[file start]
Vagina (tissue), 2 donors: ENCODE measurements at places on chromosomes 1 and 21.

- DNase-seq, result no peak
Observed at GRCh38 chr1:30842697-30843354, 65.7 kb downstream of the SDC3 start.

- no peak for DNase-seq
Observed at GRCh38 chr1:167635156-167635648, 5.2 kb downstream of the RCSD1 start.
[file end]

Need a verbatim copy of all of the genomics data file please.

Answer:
Vagina (tissue), 2 donors: ENCODE measurements at places on chromosomes 1 and 21.

- DNase-seq, result no peak
Observed at GRCh38 chr1:30842697-30843354, 65.7 kb downstream of the SDC3 start.

- no peak for DNase-seq
Observed at GRCh38 chr1:167635156-167635648, 5.2 kb downstream of the RCSD1 start.